Fakhar’s Punjabi novel translated into English
A few years back, Fakhar Zaman wrote his sixth Punjabi novel “Toon Keh Main” which was widely acclaimed and translated into Urdu, Hindi, Gurmukhi and a couple of other Indian languages. Now this novel has been translated into English by Hamid Yousafi and Chaudhury M Ashraf under the title “You or I?.”
Fakhar Zaman has an individual technique of novel writing which is based on symbolism, surrealism, free association. His writing’s total effect is cinematographic. When he wrote his first novel ”Sat Gawachay Log” in early 1970s, Amrita Pritum did a special programme on Doordarshan and declared that this novel had open up new directions and given a new trend for the Punjabi writers of India and Pakistan. His later novels except his magnum opus “Bandiwan” translated into many languages and published by UNESCO and also a UK publisher, all other novels are total departure from the conventional novel writing sort of which are found in India and Pakistan. The present novel has a one central character Khairu, who embodies all echelons of our society. He represents the hopes and despairs, the happiness and sorrow, the aggression and withdrawal, the culture of Punjab, the birds and the trees and the flowers of Pakistan, though it could be of any country because the novel is not localised into one land. Basically it’s a novel on peace and the whole activity takes place in the “no-man’s-land” (is it between India and Pakistan?). Here the trees talk, birds chirp and flowers speak the language of peace and love, good neighbourliness and brotherhood. It is a Sufiistic approach in a symbolic cinematographic manner. For example, the dove, a symbol of peace, sets up her nest on the barrel of a gun and its eggs are taken away by a raven, what represents neocolonialist and expansionist mindset. Khairu’s journey starts when a massive flood in the village engulfs his parents hut and they climb up a tree where he is born. His mother dies in the process of giving him birth and his father is stung by a venomous snake. Khairu, belonging to the lowest rung of society, does all the menial work in the house of a “Wadera”. His one duty is to consistently pull the big handmade fan fixed in the ceiling. He is beaten and abused by the Chaudhury when sometimes he dozes off. From that point onwards, he runs up and adopts the company of different kinds of trees and eventually reaches the no-man’s land. Here every physical reality behind him disappears.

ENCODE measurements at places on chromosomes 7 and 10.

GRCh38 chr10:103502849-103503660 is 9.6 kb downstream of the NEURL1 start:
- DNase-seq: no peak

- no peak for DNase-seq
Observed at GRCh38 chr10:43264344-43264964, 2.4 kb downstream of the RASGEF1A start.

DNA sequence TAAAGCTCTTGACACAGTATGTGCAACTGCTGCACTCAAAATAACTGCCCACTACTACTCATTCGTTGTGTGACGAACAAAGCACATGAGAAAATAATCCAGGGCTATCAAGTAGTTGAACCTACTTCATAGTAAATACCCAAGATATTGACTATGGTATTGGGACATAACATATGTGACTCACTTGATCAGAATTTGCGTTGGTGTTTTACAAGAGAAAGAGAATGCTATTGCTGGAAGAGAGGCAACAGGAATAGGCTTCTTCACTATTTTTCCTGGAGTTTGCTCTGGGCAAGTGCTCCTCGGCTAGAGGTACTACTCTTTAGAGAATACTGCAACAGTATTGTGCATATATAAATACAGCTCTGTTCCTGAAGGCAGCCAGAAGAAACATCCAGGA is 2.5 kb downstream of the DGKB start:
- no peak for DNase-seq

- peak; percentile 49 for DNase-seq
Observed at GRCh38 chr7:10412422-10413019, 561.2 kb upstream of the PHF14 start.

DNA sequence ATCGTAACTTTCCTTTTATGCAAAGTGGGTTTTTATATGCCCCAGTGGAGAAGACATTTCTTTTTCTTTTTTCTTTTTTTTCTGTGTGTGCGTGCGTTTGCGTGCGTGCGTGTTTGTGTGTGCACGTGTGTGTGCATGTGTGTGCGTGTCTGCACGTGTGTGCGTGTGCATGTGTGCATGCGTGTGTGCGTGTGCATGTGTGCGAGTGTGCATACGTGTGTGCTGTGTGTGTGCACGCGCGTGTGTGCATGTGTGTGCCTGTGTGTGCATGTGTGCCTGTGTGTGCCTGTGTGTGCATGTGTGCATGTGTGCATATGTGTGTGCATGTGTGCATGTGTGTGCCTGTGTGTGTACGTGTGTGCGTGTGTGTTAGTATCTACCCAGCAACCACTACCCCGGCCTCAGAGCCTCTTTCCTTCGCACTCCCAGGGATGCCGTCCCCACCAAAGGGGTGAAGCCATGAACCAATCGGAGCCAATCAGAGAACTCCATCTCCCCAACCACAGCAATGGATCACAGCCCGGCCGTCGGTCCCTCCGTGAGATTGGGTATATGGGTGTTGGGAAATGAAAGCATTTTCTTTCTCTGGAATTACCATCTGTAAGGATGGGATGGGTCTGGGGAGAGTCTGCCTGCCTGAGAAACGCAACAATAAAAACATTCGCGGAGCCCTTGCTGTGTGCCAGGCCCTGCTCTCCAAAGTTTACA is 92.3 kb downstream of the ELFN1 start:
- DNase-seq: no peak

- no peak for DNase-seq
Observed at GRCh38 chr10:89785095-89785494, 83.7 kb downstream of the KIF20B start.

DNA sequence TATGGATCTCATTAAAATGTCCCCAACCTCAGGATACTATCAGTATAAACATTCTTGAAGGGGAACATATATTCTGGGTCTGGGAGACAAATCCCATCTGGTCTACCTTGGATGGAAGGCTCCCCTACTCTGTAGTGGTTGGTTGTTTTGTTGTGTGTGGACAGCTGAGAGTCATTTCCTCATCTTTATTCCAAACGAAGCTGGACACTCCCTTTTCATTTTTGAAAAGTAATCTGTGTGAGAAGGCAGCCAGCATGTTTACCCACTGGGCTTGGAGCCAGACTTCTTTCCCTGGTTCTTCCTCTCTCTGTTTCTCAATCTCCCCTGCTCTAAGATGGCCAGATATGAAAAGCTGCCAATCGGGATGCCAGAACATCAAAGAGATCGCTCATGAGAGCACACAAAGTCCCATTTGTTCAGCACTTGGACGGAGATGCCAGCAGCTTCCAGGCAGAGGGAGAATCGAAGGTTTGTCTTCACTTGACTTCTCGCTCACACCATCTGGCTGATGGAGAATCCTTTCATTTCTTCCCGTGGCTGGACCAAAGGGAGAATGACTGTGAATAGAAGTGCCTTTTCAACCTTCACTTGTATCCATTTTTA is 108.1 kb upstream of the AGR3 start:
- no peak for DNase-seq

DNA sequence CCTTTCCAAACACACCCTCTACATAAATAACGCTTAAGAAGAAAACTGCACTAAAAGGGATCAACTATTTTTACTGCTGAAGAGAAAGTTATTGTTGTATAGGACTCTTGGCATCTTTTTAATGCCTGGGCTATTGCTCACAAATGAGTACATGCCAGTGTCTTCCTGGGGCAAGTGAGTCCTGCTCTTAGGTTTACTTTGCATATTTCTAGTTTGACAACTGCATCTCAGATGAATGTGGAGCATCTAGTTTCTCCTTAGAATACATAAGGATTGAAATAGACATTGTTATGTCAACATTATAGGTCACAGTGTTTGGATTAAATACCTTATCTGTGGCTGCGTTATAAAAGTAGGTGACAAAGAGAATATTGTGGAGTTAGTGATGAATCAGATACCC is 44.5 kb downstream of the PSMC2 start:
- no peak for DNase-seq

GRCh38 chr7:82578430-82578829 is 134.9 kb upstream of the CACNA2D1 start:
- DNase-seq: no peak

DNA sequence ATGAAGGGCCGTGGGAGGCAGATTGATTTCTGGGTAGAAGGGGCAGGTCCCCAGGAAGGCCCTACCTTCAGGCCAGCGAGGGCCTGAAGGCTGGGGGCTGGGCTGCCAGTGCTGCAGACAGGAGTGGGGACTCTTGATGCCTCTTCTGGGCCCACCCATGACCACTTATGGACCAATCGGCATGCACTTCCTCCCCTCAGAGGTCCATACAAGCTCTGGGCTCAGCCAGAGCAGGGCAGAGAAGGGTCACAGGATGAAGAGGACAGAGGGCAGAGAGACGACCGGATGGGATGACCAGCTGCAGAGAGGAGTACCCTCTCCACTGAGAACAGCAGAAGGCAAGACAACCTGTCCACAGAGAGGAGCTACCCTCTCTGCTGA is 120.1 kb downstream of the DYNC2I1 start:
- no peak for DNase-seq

He is happy now in the company of new companions and forgets village where everybody branded him imbecile and idiot. But in the denouement, he enters his village triumphantly, in the company of his non-human friends and his success achieved in the no-man’s-land for the peace is admired by the village inhabitants who say in a chorus that “Khairu you are not abnormal, it were we who were abnormal.” Khairu smiles “You or I?”. —Shahab Ansari